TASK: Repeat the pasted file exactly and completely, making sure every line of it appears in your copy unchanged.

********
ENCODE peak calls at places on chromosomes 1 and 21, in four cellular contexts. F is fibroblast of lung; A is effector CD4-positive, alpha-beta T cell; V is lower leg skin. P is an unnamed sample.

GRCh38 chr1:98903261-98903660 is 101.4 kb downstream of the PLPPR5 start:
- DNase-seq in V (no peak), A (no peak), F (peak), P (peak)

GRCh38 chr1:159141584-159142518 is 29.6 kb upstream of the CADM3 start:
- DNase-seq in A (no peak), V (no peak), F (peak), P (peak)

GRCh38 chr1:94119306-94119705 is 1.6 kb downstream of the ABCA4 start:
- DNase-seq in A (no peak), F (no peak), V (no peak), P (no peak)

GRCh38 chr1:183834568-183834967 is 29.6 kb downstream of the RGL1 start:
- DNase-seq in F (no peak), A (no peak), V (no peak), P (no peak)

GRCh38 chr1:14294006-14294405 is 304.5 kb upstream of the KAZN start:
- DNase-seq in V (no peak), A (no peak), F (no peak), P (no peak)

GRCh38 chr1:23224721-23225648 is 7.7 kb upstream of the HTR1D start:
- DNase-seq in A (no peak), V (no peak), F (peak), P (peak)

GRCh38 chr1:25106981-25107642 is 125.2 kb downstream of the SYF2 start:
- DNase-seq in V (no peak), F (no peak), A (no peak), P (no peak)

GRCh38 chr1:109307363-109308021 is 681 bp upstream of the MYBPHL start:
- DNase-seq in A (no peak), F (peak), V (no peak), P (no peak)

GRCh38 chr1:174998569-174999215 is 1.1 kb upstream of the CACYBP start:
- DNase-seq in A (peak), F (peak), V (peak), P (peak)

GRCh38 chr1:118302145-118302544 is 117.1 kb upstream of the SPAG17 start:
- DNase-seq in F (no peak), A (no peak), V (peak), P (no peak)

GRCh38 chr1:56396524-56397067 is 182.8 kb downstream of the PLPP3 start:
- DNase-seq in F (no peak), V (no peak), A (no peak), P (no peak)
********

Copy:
ENCODE peak calls at places on chromosomes 1 and 21, in four cellular contexts. F is fibroblast of lung; A is effector CD4-positive, alpha-beta T cell; V is lower leg skin. P is an unnamed sample.

GRCh38 chr1:98903261-98903660 is 101.4 kb downstream of the PLPPR5 start:
- DNase-seq in V (no peak), A (no peak), F (peak), P (peak)

GRCh38 chr1:159141584-159142518 is 29.6 kb upstream of the CADM3 start:
- DNase-seq in A (no peak), V (no peak), F (peak), P (peak)

GRCh38 chr1:94119306-94119705 is 1.6 kb downstream of the ABCA4 start:
- DNase-seq in A (no peak), F (no peak), V (no peak), P (no peak)

GRCh38 chr1:183834568-183834967 is 29.6 kb downstream of the RGL1 start:
- DNase-seq in F (no peak), A (no peak), V (no peak), P (no peak)

GRCh38 chr1:14294006-14294405 is 304.5 kb upstream of the KAZN start:
- DNase-seq in V (no peak), A (no peak), F (no peak), P (no peak)

GRCh38 chr1:23224721-23225648 is 7.7 kb upstream of the HTR1D start:
- DNase-seq in A (no peak), V (no peak), F (peak), P (peak)

GRCh38 chr1:25106981-25107642 is 125.2 kb downstream of the SYF2 start:
- DNase-seq in V (no peak), F (no peak), A (no peak), P (no peak)

GRCh38 chr1:109307363-109308021 is 681 bp upstream of the MYBPHL start:
- DNase-seq in A (no peak), F (peak), V (no peak), P (no peak)

GRCh38 chr1:174998569-174999215 is 1.1 kb upstream of the CACYBP start:
- DNase-seq in A (peak), F (peak), V (peak), P (peak)

GRCh38 chr1:118302145-118302544 is 117.1 kb upstream of the SPAG17 start:
- DNase-seq in F (no peak), A (no peak), V (peak), P (no peak)

GRCh38 chr1:56396524-56397067 is 182.8 kb downstream of the PLPP3 start:
- DNase-seq in F (no peak), V (no peak), A (no peak), P (no peak)